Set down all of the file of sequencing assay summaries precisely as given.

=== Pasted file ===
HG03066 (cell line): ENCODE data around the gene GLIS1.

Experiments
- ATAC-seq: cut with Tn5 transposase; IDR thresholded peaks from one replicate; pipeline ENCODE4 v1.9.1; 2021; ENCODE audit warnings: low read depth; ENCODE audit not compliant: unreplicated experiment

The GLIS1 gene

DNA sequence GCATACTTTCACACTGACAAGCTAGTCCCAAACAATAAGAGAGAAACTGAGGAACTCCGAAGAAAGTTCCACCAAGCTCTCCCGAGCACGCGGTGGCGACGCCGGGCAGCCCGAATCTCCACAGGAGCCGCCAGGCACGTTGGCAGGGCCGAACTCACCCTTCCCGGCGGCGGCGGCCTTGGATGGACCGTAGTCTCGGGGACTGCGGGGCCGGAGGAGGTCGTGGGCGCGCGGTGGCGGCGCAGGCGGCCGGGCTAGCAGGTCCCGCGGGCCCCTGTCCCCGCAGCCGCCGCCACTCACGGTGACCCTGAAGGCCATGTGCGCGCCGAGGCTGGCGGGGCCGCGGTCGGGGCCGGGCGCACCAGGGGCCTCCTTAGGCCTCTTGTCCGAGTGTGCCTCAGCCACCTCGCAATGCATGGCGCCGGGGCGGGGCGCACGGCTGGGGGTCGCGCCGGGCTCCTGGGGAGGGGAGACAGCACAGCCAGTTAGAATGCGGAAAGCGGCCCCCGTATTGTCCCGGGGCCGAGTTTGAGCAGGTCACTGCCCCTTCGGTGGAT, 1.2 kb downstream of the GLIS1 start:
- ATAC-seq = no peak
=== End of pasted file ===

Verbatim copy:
HG03066 (cell line): ENCODE data around the gene GLIS1.

Experiments
- ATAC-seq: cut with Tn5 transposase; IDR thresholded peaks from one replicate; pipeline ENCODE4 v1.9.1; 2021; ENCODE audit warnings: low read depth; ENCODE audit not compliant: unreplicated experiment

The GLIS1 gene

DNA sequence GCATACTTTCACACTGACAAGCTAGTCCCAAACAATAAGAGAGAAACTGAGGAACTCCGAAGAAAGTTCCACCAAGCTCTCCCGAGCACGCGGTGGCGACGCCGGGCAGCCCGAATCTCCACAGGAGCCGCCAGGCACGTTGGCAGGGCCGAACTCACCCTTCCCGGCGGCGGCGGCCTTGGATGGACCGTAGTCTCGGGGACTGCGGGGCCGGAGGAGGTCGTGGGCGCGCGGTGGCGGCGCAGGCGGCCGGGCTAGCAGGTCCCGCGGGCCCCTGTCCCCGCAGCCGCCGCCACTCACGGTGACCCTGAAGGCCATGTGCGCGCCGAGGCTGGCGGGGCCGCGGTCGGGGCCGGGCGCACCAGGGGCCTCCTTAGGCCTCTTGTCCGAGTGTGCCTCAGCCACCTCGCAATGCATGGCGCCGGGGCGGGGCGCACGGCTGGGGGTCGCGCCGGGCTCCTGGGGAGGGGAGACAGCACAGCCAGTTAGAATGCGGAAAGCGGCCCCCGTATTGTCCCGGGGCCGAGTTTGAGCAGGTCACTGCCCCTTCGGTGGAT, 1.2 kb downstream of the GLIS1 start:
- ATAC-seq = no peak